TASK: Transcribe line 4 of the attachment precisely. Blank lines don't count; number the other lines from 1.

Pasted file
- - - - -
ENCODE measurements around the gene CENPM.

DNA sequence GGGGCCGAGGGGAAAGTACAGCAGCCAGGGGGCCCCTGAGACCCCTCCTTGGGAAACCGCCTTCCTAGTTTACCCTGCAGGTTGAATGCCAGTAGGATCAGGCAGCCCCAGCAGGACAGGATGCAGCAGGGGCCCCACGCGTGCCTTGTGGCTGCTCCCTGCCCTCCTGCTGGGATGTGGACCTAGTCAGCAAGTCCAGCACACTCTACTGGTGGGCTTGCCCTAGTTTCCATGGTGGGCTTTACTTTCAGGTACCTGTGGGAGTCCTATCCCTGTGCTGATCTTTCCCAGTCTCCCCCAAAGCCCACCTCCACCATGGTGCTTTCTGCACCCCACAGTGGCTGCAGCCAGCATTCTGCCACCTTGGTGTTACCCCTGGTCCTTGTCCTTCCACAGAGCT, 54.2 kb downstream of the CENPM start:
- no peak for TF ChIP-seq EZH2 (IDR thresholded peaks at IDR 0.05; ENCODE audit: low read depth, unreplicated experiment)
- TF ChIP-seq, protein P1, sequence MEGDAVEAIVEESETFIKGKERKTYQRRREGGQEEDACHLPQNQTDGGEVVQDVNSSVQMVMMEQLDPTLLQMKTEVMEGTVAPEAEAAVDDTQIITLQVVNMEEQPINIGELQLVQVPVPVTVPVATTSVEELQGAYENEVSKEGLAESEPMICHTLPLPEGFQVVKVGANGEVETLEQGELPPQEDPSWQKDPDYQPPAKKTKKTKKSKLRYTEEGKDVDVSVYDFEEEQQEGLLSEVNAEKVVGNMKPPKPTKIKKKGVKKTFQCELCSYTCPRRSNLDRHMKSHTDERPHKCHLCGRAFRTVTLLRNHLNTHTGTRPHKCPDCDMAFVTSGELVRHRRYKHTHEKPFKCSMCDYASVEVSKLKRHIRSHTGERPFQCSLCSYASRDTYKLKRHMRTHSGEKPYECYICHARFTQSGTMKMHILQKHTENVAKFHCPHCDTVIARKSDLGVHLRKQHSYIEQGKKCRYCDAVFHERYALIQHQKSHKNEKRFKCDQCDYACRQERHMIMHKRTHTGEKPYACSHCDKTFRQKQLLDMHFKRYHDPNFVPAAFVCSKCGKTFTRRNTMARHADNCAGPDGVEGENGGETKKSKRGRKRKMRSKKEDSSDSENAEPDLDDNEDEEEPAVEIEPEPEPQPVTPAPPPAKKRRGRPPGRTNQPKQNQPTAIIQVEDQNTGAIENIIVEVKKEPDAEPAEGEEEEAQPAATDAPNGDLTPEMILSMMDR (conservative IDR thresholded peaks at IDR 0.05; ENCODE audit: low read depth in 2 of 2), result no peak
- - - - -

- TF ChIP-seq, protein P1, sequence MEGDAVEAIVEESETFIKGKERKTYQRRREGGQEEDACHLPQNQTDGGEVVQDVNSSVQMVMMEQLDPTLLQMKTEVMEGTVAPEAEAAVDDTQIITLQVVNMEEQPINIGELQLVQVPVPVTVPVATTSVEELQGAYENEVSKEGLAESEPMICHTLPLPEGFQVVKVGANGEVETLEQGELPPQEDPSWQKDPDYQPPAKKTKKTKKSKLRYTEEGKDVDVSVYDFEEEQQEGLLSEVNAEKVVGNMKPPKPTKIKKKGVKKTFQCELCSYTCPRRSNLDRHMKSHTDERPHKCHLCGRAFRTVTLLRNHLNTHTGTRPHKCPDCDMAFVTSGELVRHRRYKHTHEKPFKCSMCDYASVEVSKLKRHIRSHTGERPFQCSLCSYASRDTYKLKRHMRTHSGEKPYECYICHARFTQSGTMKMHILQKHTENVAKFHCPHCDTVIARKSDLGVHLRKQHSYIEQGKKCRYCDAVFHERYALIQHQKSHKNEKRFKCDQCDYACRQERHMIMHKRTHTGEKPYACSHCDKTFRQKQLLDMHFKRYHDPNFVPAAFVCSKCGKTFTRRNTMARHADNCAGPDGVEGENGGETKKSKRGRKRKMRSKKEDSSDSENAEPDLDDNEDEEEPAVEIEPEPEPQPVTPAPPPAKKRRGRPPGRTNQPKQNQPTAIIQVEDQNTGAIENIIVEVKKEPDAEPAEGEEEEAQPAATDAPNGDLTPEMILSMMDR (conservative IDR thresholded peaks at IDR 0.05; ENCODE audit: low read depth in 2 of 2), result no peak